Skin-closure tapes are used as an alternative to sutures and staples for wound closure and for additional support after suture and staple removal. 9 Tapes do not require anesthesia and the patient does not need to return for their removal. Skin-closure tapes work best on flat, dry, nonmobile surfaces where the wound edges fit together without tension. Conversely, oily or wet surfaces, movable areas, or wounds that stay open with tension are not appropriate for surgical tape closure. Taped wounds are more resistant to infection than sutured wounds; therefore tapes are useful for wounds at increased risk of infection. Tapes can be used for skin flaps, where sutures may compromise perfusion, and for lacerations with thin, friable skin that will not hold sutures.
The ease with which wounds can be closed by tape varies according to the anatomic and biomechanical properties of the wound site. Linear cutaneous wounds subjected to minimal static and dynamic tensions are easily approximated by tape. The relatively lax skin of the face and abdomen makes it amenable to wound closure by tapes. Contrary to expectation, tape closure without sutures is more easily accomplished in obese patients, and the thick cut edges of adipose tissue tend to evert the skin. The taut skin of the extremities, which is subjected to frequent dynamic joint movements, requires dermal sutures before taping. The copious secretions from the skin of the axillae, palms, and soles discourage tape adherence.
A variety of skin-closure tapes are commercially available, with differing biomechanical characteristics. The ideal tape should primarily possess excellent adhesion
1 i and strength; porosity, flexibility, and elasticity are less important. In the United States, tapes sold for ED use come in widths of 4 and 2 in., in varying lengths, in
1 1 sterile, single-use packages. The 4-in. width is appropriate for wounds less than 3 to 4 cm in length; longer wounds should use the 2-in. width. The individual tapes are applied to nonadherent backing that can be bent at a scored perforation to free up one end of the tape without deforming it. The tapes should be removed from the backing by grasping the free end with forceps.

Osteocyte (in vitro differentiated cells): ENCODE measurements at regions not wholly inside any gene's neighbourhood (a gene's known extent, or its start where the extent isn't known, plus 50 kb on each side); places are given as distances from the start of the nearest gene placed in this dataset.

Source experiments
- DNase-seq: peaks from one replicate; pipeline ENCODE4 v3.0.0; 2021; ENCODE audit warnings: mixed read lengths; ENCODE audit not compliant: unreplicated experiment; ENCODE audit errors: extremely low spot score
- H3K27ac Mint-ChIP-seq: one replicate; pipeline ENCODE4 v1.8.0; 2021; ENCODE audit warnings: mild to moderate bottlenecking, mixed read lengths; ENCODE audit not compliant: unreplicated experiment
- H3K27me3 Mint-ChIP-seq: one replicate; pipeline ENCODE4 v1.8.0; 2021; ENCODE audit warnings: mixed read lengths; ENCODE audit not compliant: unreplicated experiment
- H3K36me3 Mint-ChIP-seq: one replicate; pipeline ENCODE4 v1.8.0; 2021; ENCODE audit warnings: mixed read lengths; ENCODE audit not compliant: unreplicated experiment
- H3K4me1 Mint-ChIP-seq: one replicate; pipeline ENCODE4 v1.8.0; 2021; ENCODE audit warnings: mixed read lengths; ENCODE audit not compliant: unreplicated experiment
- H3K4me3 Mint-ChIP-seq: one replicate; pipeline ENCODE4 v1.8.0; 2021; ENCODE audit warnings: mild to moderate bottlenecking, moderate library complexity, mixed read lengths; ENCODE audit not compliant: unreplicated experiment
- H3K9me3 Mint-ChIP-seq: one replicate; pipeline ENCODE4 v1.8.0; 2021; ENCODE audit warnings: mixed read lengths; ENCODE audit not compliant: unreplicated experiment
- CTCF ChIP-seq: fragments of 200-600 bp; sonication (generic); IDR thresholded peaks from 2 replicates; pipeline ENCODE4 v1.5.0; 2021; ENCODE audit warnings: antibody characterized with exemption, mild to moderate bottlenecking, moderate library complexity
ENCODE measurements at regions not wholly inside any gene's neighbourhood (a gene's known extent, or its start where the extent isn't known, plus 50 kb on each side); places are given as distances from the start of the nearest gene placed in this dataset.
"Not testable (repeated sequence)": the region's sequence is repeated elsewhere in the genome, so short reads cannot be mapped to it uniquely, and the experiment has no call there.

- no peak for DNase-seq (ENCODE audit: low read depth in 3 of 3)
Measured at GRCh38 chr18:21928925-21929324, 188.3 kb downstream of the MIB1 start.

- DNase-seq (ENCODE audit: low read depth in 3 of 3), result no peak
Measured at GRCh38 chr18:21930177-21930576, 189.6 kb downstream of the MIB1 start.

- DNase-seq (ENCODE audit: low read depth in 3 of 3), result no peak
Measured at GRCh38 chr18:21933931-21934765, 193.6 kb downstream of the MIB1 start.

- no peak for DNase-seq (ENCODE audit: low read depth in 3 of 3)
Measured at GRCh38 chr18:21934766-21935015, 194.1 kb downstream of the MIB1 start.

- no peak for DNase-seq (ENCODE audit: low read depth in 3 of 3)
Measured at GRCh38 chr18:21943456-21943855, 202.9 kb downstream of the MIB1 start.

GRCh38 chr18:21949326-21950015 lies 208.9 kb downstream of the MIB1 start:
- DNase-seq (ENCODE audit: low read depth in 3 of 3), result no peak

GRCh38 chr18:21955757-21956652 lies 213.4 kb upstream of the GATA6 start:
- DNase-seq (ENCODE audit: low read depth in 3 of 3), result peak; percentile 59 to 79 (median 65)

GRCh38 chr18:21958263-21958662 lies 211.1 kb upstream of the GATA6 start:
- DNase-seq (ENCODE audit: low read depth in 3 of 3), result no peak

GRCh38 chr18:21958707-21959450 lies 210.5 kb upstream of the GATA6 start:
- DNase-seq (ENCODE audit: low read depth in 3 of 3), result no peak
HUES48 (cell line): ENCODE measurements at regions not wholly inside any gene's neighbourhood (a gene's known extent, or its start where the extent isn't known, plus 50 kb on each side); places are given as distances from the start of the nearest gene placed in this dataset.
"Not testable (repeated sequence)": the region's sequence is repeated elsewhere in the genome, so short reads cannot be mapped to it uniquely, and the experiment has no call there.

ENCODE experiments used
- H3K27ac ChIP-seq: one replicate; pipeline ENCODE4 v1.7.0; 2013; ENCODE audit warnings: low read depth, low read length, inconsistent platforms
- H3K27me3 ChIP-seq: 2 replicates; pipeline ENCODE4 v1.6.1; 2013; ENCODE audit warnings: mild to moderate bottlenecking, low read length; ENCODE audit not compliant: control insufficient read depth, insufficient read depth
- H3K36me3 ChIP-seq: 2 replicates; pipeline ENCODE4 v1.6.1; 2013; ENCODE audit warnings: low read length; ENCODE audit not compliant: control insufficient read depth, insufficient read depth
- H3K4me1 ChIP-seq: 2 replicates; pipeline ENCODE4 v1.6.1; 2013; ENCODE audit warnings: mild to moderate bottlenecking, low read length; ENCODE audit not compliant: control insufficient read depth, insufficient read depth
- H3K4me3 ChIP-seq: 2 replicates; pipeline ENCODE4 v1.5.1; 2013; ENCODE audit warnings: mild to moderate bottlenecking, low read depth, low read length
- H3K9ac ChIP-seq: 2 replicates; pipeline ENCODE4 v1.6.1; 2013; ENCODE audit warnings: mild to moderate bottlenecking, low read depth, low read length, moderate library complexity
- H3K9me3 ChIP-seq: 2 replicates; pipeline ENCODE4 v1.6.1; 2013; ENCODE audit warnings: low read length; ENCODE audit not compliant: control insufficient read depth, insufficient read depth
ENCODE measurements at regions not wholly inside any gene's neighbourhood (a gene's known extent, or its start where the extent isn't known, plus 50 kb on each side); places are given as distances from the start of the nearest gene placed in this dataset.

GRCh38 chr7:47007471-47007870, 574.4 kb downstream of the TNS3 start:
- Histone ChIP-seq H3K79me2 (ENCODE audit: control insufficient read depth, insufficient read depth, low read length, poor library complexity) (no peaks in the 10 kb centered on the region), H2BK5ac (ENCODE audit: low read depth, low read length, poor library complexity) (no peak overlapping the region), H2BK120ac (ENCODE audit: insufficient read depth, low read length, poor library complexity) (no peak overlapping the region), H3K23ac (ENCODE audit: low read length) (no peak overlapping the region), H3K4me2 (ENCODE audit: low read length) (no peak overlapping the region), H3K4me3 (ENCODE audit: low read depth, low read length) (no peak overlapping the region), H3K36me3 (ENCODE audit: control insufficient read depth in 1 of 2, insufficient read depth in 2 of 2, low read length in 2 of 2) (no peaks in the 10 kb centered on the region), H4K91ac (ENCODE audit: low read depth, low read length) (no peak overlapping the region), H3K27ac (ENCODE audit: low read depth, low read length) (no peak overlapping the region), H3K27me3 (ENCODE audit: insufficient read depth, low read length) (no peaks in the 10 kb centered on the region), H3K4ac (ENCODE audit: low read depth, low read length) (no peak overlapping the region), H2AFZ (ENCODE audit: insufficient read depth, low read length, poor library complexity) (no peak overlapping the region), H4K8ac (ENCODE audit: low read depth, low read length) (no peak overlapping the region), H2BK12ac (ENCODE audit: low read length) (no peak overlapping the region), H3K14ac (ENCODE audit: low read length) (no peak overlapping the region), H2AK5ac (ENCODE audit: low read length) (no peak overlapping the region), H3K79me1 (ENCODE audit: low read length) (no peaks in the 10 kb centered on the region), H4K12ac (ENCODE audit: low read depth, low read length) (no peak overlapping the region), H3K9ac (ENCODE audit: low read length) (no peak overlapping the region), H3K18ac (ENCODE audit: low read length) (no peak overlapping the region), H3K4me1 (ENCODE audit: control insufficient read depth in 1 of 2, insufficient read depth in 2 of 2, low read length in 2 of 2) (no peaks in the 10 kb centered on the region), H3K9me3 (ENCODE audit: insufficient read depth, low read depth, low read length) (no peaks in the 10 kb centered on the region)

Adherence of tapes is enhanced by the use of benzoin or mastic to the skin surface 2 to 3 cm beyond the wound edges. These agents are best applied with applicator sticks or applicator-tipped single-use vials. Care should be taken not to allow any benzoin or mastic to enter the wound. The agent should be allowed to dry and become tacky before the tape is applied.
Tapes should be long enough to stretch 2 to 3 cm on either side of the wound. Using forceps, the tape is attached to the skin on one side, then pulled across the wound to coadapt the wound edges and applied to the opposite side. Coadaption of the wound edges can be facilitated by using a finger to push the wound together as the tape is being pulled across. Longitudinal alignment of the wound edges is facilitated when taping starts in the middle and progresses toward each end. Individual tapes are applied with some space between them but not so much that the wound edges gap open between the individual tapes ( Fig 37-10).
FIG. 37-10. Skin-closure tapes should be applied perpendicular to the wound edges and spaced so that the edges do not gape.
When skin-closure tapes are properly employed to close linear wounds subjected to weak tensions, cosmetic results are excellent. Additionally, the discomfort of anesthetic infiltration, the need for suture removal, and the development of suture puncture scars is avoided. Wounds closed with tape cannot get wet or be washed. Dressing over a taped wound is problematic; on the one hand, the dressing may protect the tape ends from becoming lifted, but, on the other, a dressing may promote the collection of moisture and premature tape separation. Tapes should stay in place about as long as an equivalent suture and will spontaneously detach as the underlying epithelium exfoliates.
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